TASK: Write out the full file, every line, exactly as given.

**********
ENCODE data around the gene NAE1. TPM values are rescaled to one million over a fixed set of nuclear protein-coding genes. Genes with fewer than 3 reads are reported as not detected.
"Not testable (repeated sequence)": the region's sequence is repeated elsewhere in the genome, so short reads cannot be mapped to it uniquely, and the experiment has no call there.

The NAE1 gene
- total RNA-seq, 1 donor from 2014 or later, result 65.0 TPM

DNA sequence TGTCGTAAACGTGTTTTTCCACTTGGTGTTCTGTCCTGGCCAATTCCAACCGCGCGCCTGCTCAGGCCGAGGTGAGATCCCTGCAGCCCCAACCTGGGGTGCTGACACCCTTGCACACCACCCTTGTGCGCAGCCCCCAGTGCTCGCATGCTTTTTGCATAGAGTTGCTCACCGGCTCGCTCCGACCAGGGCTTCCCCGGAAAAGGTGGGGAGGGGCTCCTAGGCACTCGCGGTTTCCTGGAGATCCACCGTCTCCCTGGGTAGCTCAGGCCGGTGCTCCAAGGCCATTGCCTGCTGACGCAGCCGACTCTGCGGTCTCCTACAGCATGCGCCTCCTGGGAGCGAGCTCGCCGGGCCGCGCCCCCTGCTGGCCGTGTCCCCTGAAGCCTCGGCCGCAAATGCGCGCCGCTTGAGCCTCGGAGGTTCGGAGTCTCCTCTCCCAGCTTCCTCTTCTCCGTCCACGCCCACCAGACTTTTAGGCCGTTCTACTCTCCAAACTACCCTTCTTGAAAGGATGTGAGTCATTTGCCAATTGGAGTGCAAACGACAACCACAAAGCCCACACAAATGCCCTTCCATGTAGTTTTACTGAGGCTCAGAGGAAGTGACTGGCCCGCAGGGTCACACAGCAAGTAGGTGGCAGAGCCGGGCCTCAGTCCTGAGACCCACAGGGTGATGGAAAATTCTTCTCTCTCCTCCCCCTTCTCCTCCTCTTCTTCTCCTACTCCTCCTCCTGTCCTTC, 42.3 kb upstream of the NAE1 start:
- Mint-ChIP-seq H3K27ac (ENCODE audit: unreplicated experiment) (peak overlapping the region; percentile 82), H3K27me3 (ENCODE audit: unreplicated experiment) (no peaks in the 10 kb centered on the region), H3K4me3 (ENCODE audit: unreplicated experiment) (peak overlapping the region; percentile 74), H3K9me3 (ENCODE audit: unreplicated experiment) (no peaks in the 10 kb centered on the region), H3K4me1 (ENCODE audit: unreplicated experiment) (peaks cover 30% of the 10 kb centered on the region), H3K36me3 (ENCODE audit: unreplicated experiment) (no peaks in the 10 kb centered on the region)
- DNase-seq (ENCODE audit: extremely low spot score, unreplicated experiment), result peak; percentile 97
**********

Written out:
ENCODE data around the gene NAE1. TPM values are rescaled to one million over a fixed set of nuclear protein-coding genes. Genes with fewer than 3 reads are reported as not detected.
"Not testable (repeated sequence)": the region's sequence is repeated elsewhere in the genome, so short reads cannot be mapped to it uniquely, and the experiment has no call there.

The NAE1 gene
- total RNA-seq, 1 donor from 2014 or later, result 65.0 TPM

DNA sequence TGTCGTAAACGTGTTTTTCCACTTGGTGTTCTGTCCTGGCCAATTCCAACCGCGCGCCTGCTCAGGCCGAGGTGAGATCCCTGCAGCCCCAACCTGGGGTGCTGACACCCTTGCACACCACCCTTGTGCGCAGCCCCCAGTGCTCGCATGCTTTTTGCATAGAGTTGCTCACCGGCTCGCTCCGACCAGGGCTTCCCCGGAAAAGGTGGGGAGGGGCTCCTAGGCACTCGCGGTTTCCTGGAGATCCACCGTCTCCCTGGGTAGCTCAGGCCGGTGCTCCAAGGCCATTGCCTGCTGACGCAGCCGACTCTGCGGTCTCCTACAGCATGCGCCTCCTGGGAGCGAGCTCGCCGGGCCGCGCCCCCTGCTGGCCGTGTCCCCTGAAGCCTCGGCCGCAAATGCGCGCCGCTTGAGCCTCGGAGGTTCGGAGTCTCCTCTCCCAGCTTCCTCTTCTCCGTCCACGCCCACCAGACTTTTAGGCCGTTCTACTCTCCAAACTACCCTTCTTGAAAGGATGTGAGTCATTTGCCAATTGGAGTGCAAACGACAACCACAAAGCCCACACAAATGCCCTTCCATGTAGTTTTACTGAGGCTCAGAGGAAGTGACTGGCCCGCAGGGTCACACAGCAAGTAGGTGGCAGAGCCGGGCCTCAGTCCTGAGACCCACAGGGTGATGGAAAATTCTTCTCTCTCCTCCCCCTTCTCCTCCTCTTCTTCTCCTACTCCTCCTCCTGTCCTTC, 42.3 kb upstream of the NAE1 start:
- Mint-ChIP-seq H3K27ac (ENCODE audit: unreplicated experiment) (peak overlapping the region; percentile 82), H3K27me3 (ENCODE audit: unreplicated experiment) (no peaks in the 10 kb centered on the region), H3K4me3 (ENCODE audit: unreplicated experiment) (peak overlapping the region; percentile 74), H3K9me3 (ENCODE audit: unreplicated experiment) (no peaks in the 10 kb centered on the region), H3K4me1 (ENCODE audit: unreplicated experiment) (peaks cover 30% of the 10 kb centered on the region), H3K36me3 (ENCODE audit: unreplicated experiment) (no peaks in the 10 kb centered on the region)
- DNase-seq (ENCODE audit: extremely low spot score, unreplicated experiment), result peak; percentile 97